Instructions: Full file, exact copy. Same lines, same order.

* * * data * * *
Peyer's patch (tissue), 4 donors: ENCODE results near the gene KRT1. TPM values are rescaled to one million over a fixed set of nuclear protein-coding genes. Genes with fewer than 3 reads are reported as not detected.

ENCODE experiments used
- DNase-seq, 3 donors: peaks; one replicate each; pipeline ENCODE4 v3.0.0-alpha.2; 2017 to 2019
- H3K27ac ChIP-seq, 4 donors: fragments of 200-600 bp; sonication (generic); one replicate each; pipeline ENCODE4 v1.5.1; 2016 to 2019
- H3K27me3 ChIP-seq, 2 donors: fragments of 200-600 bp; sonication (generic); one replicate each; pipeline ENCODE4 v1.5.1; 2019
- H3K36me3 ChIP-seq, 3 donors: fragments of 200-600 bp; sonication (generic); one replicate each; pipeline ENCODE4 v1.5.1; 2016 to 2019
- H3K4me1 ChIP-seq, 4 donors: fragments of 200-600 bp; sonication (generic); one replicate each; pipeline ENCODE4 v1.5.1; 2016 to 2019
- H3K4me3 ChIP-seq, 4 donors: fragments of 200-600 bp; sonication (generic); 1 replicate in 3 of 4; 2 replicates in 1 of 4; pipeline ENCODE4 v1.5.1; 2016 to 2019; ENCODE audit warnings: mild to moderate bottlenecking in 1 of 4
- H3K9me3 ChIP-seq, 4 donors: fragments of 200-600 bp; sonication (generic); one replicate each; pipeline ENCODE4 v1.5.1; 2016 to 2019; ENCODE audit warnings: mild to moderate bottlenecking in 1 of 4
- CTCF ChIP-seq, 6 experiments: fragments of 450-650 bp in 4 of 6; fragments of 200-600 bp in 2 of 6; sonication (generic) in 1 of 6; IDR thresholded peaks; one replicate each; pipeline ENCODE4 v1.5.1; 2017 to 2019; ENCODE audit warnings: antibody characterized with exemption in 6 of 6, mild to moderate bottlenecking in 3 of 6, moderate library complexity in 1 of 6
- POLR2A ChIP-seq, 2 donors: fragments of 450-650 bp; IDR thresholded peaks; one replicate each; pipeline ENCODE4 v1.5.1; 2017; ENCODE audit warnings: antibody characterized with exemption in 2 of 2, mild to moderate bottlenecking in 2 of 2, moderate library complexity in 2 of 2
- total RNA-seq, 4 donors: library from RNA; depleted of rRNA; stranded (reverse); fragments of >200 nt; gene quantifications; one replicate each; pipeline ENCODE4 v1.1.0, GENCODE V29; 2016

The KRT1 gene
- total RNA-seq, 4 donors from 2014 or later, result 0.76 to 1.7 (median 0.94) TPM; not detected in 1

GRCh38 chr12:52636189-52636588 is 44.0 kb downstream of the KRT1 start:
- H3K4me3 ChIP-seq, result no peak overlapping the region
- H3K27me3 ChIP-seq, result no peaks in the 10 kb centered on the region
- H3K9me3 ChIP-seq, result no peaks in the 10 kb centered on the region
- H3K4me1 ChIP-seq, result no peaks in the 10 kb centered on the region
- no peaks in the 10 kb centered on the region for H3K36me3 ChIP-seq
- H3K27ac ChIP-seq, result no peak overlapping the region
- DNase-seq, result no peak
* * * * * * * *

Peyer's patch (tissue), 4 donors: ENCODE results near the gene KRT1. TPM values are rescaled to one million over a fixed set of nuclear protein-coding genes. Genes with fewer than 3 reads are reported as not detected.

ENCODE experiments used
- DNase-seq, 3 donors: peaks; one replicate each; pipeline ENCODE4 v3.0.0-alpha.2; 2017 to 2019
- H3K27ac ChIP-seq, 4 donors: fragments of 200-600 bp; sonication (generic); one replicate each; pipeline ENCODE4 v1.5.1; 2016 to 2019
- H3K27me3 ChIP-seq, 2 donors: fragments of 200-600 bp; sonication (generic); one replicate each; pipeline ENCODE4 v1.5.1; 2019
- H3K36me3 ChIP-seq, 3 donors: fragments of 200-600 bp; sonication (generic); one replicate each; pipeline ENCODE4 v1.5.1; 2016 to 2019
- H3K4me1 ChIP-seq, 4 donors: fragments of 200-600 bp; sonication (generic); one replicate each; pipeline ENCODE4 v1.5.1; 2016 to 2019
- H3K4me3 ChIP-seq, 4 donors: fragments of 200-600 bp; sonication (generic); 1 replicate in 3 of 4; 2 replicates in 1 of 4; pipeline ENCODE4 v1.5.1; 2016 to 2019; ENCODE audit warnings: mild to moderate bottlenecking in 1 of 4
- H3K9me3 ChIP-seq, 4 donors: fragments of 200-600 bp; sonication (generic); one replicate each; pipeline ENCODE4 v1.5.1; 2016 to 2019; ENCODE audit warnings: mild to moderate bottlenecking in 1 of 4
- CTCF ChIP-seq, 6 experiments: fragments of 450-650 bp in 4 of 6; fragments of 200-600 bp in 2 of 6; sonication (generic) in 1 of 6; IDR thresholded peaks; one replicate each; pipeline ENCODE4 v1.5.1; 2017 to 2019; ENCODE audit warnings: antibody characterized with exemption in 6 of 6, mild to moderate bottlenecking in 3 of 6, moderate library complexity in 1 of 6
- POLR2A ChIP-seq, 2 donors: fragments of 450-650 bp; IDR thresholded peaks; one replicate each; pipeline ENCODE4 v1.5.1; 2017; ENCODE audit warnings: antibody characterized with exemption in 2 of 2, mild to moderate bottlenecking in 2 of 2, moderate library complexity in 2 of 2
- total RNA-seq, 4 donors: library from RNA; depleted of rRNA; stranded (reverse); fragments of >200 nt; gene quantifications; one replicate each; pipeline ENCODE4 v1.1.0, GENCODE V29; 2016

The KRT1 gene
- total RNA-seq, 4 donors from 2014 or later, result 0.76 to 1.7 (median 0.94) TPM; not detected in 1

GRCh38 chr12:52636189-52636588 is 44.0 kb downstream of the KRT1 start:
- H3K4me3 ChIP-seq, result no peak overlapping the region
- H3K27me3 ChIP-seq, result no peaks in the 10 kb centered on the region
- H3K9me3 ChIP-seq, result no peaks in the 10 kb centered on the region
- H3K4me1 ChIP-seq, result no peaks in the 10 kb centered on the region
- no peaks in the 10 kb centered on the region for H3K36me3 ChIP-seq
- H3K27ac ChIP-seq, result no peak overlapping the region
- DNase-seq, result no peak